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VICTOR JOECKS: Bill would make it easier to commit election fraud

Nevada Democrats are rolling out the red carpet to those who want to commit election fraud.

On Tuesday, the Assembly Ways and Means Committee held a hearing on Assembly Bill 321, which is sponsored by Speaker Jason Frierson and Majority Leader Teresa Benitez-Thompson. It would mail ballots to every active, registered voter in Nevada, unless they opt out.

Currently, Nevada has a very permissive system for requesting absentee ballots. If a voter signs up for an absentee ballot, he or she receives one. This provides a small measure of security. You’re more likely to notice if your ballot doesn’t show up. Also, if you’ve moved, you can update your address before requesting your ballot.

Last fall, however, every active voter in Nevada received a mail ballot. Democrats made that change during a special session last summer in response to the pandemic. Under that bill, universal mail ballots were to be used only during an emergency. AB321 would make it standard policy.

To understand what a boon this would be to the dishonest, imagine you wanted to commit election fraud. The first thing you would need is access to multiple ballots. AB321 would provide exactly that. Last year, ballots piled up in apartment trash containers. A reader sent in a photo of ballots found on the street. Other readers sent in photos of ballots they received for people who no longer lived at their address. Others received multiple ballots, because a name change created a new voter registration without eliminating the outdated record.

There are two types of potential fraud here. The first is opportunistic. Someone was sent an extra ballot, and they returned it. The second is more problematic. Someone goes around and collects extra ballots, for instance, from apartment complexes. One could also bribe a postal carrier to steal some undeliverable ballots.

Obtaining ballots illegally will be a lot easier if AB321 passes.

Simply having a ballot isn’t enough, of course. You must be able to return it successfully. If government officials were able to separate legitimate from illegitimate ballots, extra ballots floating about would be less concerning. The best way to do this would be to require that a returned ballot contain a photocopy of someone’s government-issued ID or allow one to submit such paperwork online. Alternatively, voters could write in their driver’s license or government-issued identification number on the return envelope. Those things are unique and tied to a specific voter.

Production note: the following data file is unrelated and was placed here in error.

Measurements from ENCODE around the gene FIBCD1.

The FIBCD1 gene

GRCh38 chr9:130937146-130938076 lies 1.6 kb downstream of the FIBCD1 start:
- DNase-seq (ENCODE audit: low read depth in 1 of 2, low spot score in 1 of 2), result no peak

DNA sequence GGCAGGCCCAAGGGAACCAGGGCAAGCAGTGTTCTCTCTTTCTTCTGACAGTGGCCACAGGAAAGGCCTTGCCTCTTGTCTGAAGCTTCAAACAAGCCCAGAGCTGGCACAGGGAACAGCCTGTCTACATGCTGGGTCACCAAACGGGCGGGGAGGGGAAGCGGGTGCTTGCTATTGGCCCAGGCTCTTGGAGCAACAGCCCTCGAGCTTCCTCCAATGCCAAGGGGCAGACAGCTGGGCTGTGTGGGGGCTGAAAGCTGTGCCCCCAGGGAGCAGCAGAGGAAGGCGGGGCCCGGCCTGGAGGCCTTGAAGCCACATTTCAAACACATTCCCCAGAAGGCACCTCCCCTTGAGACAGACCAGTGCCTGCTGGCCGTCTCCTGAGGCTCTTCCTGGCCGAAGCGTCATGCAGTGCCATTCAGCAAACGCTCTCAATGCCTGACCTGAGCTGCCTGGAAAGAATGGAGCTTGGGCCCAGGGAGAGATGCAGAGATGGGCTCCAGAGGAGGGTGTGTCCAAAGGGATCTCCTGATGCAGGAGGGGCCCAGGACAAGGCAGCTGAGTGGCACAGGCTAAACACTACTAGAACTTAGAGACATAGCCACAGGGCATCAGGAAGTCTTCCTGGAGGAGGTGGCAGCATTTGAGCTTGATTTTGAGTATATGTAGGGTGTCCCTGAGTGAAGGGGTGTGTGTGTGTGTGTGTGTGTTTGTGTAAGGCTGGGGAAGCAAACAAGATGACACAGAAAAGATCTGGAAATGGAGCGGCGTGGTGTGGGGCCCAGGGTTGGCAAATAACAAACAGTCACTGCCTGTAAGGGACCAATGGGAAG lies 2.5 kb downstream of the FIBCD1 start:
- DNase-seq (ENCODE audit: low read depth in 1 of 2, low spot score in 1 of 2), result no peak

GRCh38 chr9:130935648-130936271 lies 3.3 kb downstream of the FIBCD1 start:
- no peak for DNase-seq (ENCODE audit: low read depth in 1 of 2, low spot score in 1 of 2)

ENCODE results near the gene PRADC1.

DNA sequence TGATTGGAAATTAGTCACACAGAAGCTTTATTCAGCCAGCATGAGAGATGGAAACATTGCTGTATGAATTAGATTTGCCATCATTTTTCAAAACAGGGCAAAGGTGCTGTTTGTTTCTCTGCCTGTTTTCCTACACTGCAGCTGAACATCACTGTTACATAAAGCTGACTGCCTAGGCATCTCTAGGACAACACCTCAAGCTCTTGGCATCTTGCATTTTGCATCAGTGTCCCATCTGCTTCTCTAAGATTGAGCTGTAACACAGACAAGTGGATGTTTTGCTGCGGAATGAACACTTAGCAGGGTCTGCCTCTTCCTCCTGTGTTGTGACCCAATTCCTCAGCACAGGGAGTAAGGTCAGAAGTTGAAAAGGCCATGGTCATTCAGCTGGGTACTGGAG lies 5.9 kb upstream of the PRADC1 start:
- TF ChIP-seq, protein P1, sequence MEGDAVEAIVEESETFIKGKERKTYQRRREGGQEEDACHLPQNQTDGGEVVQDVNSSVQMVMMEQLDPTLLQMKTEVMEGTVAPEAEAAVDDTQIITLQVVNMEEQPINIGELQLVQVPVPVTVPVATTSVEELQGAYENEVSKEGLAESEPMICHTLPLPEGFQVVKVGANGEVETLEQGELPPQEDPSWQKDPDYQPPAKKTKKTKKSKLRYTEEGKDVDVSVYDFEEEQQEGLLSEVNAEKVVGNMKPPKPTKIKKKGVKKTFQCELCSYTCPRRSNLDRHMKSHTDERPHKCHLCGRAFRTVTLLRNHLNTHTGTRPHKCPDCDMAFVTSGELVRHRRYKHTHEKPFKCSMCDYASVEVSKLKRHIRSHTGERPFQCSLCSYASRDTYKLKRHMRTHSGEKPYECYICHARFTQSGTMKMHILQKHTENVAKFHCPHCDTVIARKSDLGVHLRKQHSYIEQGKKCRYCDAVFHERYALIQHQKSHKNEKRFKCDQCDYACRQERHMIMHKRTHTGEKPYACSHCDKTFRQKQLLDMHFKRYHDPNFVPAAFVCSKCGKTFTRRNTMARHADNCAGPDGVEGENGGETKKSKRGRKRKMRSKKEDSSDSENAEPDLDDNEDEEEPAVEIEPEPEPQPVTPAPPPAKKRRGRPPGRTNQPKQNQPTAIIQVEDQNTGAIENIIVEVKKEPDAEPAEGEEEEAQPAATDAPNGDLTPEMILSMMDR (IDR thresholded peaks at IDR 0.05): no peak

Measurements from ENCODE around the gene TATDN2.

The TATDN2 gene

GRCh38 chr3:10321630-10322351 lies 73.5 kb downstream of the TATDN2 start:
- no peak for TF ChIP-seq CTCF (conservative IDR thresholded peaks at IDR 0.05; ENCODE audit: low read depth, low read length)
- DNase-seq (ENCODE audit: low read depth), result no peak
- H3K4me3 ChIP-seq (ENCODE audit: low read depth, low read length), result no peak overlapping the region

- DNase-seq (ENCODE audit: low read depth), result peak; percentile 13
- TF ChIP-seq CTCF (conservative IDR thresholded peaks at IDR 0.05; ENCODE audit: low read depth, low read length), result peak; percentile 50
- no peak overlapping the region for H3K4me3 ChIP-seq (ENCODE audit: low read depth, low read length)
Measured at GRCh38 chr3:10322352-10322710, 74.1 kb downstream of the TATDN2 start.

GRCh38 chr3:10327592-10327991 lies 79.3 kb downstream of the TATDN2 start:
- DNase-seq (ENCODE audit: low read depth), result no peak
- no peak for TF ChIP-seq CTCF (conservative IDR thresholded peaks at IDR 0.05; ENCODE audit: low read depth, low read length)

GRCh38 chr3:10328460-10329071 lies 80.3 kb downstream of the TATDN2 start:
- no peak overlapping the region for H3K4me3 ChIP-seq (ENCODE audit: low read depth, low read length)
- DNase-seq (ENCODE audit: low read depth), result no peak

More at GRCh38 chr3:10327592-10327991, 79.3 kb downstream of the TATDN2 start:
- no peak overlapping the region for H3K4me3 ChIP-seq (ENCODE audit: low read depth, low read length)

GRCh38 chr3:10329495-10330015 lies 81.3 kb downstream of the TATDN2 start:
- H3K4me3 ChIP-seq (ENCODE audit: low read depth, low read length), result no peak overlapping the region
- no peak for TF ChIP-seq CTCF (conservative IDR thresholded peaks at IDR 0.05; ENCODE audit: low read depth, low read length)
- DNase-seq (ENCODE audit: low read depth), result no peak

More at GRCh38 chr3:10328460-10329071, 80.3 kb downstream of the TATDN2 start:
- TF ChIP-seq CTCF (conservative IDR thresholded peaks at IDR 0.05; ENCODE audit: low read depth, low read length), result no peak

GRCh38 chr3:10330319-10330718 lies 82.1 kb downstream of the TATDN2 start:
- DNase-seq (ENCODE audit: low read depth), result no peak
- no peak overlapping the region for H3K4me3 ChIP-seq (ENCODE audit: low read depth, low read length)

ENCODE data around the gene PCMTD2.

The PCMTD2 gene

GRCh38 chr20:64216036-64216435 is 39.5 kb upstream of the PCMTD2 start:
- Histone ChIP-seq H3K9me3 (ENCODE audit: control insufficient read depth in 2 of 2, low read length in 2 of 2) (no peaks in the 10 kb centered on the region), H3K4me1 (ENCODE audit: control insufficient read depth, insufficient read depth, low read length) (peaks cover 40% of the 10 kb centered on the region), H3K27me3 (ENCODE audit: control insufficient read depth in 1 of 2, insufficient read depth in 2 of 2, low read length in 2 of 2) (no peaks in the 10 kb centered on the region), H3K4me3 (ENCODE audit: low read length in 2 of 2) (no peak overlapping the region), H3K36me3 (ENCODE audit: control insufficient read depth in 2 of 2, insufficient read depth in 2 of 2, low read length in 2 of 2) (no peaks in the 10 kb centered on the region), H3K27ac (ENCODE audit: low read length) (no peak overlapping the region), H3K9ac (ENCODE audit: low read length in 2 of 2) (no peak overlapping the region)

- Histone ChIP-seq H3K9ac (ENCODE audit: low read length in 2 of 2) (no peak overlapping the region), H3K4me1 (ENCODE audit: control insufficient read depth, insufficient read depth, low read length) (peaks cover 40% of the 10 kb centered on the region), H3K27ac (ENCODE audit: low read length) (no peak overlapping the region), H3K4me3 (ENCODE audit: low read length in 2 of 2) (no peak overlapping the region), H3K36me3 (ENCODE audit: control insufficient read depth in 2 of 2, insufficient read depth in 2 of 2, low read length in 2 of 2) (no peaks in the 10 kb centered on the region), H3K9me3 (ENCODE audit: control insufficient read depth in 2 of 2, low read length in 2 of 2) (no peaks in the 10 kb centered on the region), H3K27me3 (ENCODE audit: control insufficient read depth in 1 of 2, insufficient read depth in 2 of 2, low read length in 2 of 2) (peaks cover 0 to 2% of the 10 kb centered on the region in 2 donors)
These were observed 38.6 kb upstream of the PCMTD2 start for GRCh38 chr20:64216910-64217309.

Instead, Nevada relies on signature verification, which is inherently problematic, because people’s signatures change based on writing surfaces, age and other circumstances.

The bill attempts to address this by requiring those examining signatures to take a class on signature verification. That’s something, but it doesn’t matter what they learn in class if the verification standard the law uses is too low. It is in this bill. Officials can’t reject a signature unless it differs in “multiple, significant and obvious respects from the signatures of the voter available in the records of the clerk.”

Nevada used that standard last fall. As a result, Clark County election officials accepted my signature on eight different ballots. For those who don’t remember, the voters copied my version of their signature.

Perhaps then, Nevada election officials vigorously investigate potential fraud because the system is so vulnerable to it. Nope. The Clark County elections team doesn’t include anyone to investigate fraud. The secretary of state’s office identified thousands of voters who used green cards to obtain a driver’s license. It declined to investigate further, because those voters could have subsequently become U.S. citizens. But the whole point of an investigation is to determine who did what, not hypothesize about possible explanations.

About the only thing good in this bill is a requirement that the secretary of state work with the state registrar of vital statistics to weed out dead voters.

There are dishonest actors on both sides of the political aisle. But one gets the impression Nevada Democrats won’t take voter fraud seriously unless Republicans do unexpectedly well in upcoming elections.

Contact Victor Joecks at vjoecks@reviewjournal.com or 702-383-4698. Follow @victorjoecks on Twitter.

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